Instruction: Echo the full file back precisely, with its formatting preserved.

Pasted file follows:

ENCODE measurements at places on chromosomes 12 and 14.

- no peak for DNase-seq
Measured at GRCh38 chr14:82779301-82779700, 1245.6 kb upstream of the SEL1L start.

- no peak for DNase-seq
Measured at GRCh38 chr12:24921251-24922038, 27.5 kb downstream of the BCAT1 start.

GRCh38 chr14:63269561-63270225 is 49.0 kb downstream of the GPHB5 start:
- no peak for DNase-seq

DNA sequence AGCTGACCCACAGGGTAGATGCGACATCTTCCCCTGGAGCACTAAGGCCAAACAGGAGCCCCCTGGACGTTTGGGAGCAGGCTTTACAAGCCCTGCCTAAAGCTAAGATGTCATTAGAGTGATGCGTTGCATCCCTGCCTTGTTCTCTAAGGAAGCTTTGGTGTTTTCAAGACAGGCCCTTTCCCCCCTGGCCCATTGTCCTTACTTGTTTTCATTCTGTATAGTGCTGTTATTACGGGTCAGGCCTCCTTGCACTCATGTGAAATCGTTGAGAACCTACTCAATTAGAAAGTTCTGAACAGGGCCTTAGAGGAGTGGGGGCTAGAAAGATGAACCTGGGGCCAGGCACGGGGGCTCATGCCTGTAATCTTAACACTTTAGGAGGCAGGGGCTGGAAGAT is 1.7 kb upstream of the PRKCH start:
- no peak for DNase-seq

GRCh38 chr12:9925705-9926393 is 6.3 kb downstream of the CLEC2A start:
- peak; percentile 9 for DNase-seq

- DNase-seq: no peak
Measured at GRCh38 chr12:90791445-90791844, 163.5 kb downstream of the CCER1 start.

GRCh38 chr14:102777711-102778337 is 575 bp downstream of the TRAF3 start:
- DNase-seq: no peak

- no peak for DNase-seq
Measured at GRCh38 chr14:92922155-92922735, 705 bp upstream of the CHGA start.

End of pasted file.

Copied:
ENCODE measurements at places on chromosomes 12 and 14.

- no peak for DNase-seq
Measured at GRCh38 chr14:82779301-82779700, 1245.6 kb upstream of the SEL1L start.

- no peak for DNase-seq
Measured at GRCh38 chr12:24921251-24922038, 27.5 kb downstream of the BCAT1 start.

GRCh38 chr14:63269561-63270225 is 49.0 kb downstream of the GPHB5 start:
- no peak for DNase-seq

DNA sequence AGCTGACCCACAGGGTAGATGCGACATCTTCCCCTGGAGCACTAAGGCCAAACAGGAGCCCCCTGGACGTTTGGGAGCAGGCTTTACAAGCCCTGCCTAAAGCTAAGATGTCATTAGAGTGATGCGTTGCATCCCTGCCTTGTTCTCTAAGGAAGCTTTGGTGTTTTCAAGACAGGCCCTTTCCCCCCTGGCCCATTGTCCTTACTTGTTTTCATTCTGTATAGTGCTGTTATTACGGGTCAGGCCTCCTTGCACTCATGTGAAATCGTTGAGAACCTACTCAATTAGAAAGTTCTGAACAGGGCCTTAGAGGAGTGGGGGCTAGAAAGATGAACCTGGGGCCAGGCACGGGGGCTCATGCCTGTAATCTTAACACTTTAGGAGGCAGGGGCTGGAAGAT is 1.7 kb upstream of the PRKCH start:
- no peak for DNase-seq

GRCh38 chr12:9925705-9926393 is 6.3 kb downstream of the CLEC2A start:
- peak; percentile 9 for DNase-seq

- DNase-seq: no peak
Measured at GRCh38 chr12:90791445-90791844, 163.5 kb downstream of the CCER1 start.

GRCh38 chr14:102777711-102778337 is 575 bp downstream of the TRAF3 start:
- DNase-seq: no peak

- no peak for DNase-seq
Measured at GRCh38 chr14:92922155-92922735, 705 bp upstream of the CHGA start.